April 29, 2016

Sophie Hicks’s Strikingly Minimalistic ACNE Boutique in Seoul is Far from Gangnam Style

The Gangnam district of Seoul was single-handedly catapulted into the world’s consciousness by the horse-trot dance moves and universally catchy beat of Psy’s self-deprecating video for “Gangnam Style.” Four years later, this poke at the lavish lifestyle of the toniest district in the South Korean capital holds tight to its position as the most popular YouTube video of all time. Satire or no, style there certainly is in this luxury retail wonderland, home to boutiques for Chanel, Christian Dior, Gucci, Prada, Louis Vuitton, and more.

A glimpse of signage beckons shoppers down a side street near the river to find still another label, Sweden’s ACNE Studios. (That’s an acronym in English: Ambition to Create Novel Expressions.) ACNE creative director Jonny Johansson brought in Sophie Hicks Architects from London to design the freestanding building after admiring the firm’s worldwide Chloé boutiques, paneled in raw plywood. To set off ACNE’s bold, multicolored clothing for both women and men, statement pieces that Sophie Hicks calls “very punchy and, at the same time, forward-thinking,” she envisioned a two-story structure resembling a ghostly light box with “very little outward expression.”

From vision to completion, the project took just one year. “There’s almost no planning or heritage permission required in Seoul,” she notes. So there was no pushback to her idea of making the rooftop an explosion of steel ducts and pipes, the exposed innards of the HVAC system. “It’s my little joke about the chaos on the roofs of Asian cities,” she says. Below the roof, the facade is fiercely minimalistic, clad in translucent white polycarbonate. During the day, the polycarbonate combines with the city’s heavy smog to impart a misty quality to the sun filtering into the 2,500-square-foot interior, making its spareness immediately striking. The sensation of solitude is extremely rare in this city of over 10 million, its population density furthermore nearly four times that of Stockholm.

Concrete board-formed to evoke wood weathered by sea air, like a boardwalk in the Stockholm archipelago, appears throughout starting with the 13-foot-high slab that stands at the entry to display the ACNE name. A sharp Swede might notice  something curious about the plantings at the foot of this brutalist signage. Carefully curated, all are Swedish plants or types very similar—including wild strawberries. “The only thing they have to do is survive the really hot summer,” she says.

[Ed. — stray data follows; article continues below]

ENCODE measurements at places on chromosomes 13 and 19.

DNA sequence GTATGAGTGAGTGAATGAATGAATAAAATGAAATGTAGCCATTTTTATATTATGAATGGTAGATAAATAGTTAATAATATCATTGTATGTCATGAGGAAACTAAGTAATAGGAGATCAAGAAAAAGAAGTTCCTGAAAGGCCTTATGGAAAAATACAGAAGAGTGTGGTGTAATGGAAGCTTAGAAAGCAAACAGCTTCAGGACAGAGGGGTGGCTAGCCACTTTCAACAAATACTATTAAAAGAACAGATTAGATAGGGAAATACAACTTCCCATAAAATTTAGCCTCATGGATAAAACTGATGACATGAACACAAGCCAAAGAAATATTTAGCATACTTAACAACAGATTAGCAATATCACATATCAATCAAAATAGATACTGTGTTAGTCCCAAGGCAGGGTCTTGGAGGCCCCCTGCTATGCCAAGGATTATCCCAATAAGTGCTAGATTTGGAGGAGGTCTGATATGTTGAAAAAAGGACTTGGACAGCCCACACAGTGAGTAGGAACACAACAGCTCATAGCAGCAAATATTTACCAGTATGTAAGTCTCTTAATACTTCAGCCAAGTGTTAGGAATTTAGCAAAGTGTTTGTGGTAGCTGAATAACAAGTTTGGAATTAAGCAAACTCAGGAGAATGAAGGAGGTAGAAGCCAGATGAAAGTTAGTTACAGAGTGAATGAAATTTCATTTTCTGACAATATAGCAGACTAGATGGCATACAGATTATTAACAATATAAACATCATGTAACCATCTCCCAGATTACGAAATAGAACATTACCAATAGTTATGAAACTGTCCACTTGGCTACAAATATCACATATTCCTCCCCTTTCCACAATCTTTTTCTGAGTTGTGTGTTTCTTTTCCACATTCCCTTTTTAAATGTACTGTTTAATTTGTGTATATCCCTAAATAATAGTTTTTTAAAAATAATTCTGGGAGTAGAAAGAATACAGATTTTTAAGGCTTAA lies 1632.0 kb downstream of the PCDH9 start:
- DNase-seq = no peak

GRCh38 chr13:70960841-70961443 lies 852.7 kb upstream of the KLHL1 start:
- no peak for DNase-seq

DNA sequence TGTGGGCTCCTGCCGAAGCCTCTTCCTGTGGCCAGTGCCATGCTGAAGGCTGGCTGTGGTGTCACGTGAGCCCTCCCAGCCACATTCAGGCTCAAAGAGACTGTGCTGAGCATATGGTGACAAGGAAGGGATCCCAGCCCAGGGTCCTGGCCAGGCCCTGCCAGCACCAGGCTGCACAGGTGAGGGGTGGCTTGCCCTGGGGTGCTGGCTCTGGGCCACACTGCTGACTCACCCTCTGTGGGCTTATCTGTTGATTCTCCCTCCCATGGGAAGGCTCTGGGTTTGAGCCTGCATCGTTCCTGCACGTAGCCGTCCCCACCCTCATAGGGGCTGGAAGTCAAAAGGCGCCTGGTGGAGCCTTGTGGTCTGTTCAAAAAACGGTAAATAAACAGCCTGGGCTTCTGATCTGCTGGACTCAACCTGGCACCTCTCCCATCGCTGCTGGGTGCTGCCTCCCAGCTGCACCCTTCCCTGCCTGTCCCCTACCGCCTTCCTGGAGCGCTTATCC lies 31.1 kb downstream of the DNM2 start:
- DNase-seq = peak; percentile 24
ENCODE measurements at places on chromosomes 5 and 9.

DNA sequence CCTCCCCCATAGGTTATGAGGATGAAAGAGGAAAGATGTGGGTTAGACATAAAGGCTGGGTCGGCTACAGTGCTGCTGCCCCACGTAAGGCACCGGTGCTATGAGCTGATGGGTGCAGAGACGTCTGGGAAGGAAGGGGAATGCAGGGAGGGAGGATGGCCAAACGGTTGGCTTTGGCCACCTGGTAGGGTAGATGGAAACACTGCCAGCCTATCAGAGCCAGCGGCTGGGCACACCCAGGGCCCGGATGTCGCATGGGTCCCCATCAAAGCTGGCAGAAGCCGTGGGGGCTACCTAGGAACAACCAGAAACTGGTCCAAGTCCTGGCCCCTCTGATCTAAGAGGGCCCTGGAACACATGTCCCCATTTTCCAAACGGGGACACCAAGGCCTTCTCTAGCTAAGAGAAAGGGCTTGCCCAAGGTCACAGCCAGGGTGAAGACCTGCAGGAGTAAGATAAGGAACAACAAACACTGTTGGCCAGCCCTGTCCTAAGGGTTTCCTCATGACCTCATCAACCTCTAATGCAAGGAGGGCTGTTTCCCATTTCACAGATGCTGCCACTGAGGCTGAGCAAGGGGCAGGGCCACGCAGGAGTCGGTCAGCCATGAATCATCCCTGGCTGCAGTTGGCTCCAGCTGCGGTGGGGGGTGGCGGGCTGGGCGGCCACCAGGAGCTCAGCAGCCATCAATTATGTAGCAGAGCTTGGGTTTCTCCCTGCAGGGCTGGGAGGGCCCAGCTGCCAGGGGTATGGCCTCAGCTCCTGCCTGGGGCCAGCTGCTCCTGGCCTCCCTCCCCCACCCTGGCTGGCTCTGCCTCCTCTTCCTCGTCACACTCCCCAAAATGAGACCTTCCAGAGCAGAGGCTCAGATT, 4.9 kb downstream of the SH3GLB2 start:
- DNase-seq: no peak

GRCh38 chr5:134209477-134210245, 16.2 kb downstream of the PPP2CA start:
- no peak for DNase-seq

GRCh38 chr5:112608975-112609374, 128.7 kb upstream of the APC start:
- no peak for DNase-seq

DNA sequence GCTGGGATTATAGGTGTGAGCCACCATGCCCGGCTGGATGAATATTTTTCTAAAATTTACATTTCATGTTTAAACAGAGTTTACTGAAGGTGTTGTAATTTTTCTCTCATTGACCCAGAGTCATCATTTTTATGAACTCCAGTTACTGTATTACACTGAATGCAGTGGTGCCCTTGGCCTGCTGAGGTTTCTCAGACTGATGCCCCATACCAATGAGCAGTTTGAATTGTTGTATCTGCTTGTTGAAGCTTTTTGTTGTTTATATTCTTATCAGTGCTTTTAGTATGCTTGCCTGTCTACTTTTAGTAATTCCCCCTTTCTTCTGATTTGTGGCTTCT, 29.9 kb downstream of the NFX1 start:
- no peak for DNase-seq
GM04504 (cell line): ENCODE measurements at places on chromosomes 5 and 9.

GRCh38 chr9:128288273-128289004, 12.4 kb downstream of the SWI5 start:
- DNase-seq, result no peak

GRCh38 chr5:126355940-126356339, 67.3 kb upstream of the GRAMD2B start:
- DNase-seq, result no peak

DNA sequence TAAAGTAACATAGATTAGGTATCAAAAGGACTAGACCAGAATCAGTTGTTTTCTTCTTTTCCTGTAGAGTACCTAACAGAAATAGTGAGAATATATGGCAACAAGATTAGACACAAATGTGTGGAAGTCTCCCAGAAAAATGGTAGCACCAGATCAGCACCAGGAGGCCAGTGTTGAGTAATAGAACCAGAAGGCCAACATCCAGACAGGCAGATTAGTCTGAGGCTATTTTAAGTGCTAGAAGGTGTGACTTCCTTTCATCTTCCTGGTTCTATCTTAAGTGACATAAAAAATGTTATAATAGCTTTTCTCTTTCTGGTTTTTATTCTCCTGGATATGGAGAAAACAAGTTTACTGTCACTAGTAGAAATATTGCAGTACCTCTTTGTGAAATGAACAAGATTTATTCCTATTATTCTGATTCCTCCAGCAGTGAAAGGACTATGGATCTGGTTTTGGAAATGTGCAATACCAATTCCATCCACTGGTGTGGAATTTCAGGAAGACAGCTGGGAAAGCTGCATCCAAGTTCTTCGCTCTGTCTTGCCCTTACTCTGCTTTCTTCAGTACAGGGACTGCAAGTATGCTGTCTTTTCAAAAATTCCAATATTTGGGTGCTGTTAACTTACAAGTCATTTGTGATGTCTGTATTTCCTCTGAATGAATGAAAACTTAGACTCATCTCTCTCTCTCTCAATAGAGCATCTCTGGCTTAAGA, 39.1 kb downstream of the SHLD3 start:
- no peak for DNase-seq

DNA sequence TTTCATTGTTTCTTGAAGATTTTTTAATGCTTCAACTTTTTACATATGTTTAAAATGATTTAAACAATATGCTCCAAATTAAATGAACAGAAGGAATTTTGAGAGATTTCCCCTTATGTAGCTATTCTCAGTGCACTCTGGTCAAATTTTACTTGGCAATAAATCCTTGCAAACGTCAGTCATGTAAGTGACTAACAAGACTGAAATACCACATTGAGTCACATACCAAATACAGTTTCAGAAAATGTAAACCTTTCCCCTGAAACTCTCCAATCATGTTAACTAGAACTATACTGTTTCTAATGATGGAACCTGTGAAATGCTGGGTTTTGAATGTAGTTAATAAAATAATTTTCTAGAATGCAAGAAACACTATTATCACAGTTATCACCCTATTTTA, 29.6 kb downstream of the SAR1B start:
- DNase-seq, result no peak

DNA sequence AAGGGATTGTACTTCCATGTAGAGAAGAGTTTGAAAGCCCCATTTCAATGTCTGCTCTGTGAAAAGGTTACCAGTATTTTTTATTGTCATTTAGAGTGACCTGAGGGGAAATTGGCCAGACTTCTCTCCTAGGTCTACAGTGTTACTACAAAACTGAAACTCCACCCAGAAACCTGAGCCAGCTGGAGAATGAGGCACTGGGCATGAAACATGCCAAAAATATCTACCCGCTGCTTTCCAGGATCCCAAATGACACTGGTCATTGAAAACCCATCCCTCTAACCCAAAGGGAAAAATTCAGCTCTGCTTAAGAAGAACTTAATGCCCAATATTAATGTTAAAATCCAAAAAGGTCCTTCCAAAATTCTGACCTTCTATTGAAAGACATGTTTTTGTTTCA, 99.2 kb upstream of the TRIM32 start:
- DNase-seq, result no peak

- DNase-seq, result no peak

Also concrete are interior walls, structural columns, and, spiraling around one of them, a staircase linking the separate women’s and men’s levels to a partially subterranean level with additional fitting rooms, an office, and storage. It was quite a challenge to make the stair stand out as a contrasting element while using the same heavy material, she says: “It had to be light and airy. Look, no hands!” Deconstructing the concrete balustrade into free-floating chunks helped to accomplish that.

Display fixtures introduce brushed aluminum to the materials palette. It appears in the form of three table bases—the tops are concrete—as well as a unit with drawers for the jeans that were ACNE’s first claim to fame, the cash-wrap desk, and two curved volumes that combine fitting rooms and storage. These volumes support curved shelving, and clothing hangs from equally understated, slim racks nearby.

An absence of typical furnishings contributes to the atmosphere of serenity and escape. The only other furniture is a collection of seating by a fellow Londoner, Max Lamb. “Clever, lumpy little pieces,” Hicks deadpans. Lamb carved the irregular forms out of polystyrene, then used an industrial sprayer to cover the surfaces with rubber in muted colors. This treatment makes an otherwise flimsy material extremely durable without concealing the interesting nooks and crannies.

Virtually unheard of for retail environments, the store does not have a single spotlight. The ceiling’s white powder-coated steel grid creates an even wash of illumination similar to daylight by making the light from fluorescent strips, installed above, bounce back and forth. “We specified a system where all framing is invisible, held from behind on little hooks,” she says. “And the panels are quite big, so you don’t have too many joints.”

The clean ceiling planes and the interior’s stripped-back state overall are of course facilitated by piling mechanicals on the roof. (All architectural in-jokes aside.) Exceptions, at both end walls, are the banks of aluminum diffusers. Unabashedly displaying the manner in which hot and cold air is supplied, the system could almost be an art installation. And that impression is only deepened by the slightly disorienting music that’s perceived at varying decibel levels—the speakers are hidden behind the structural columns. “You walk into sound, then out of it,” Hicks explains. We’re worlds away from a horse-trot, Gangnam-style.

Project Team: Tom Hopes; Carsten Jungfer: Sophie Hicks Architects. Haeahn Architecture: Architect of Record, MEP. Helen Dooley: Landscaping Consultant. ARUP: Lighting Consultant, Structural Engineer. Ganter Interior: Metalwork. Cre-ID: General Contractor. Max Lamb: Custom Seating. Everlite Concept, Architecture Lumiere: Curtain Wall Panels. Samsung: Air-Conditioning Unit.

> See More from the April 2016 issue of Interior Design

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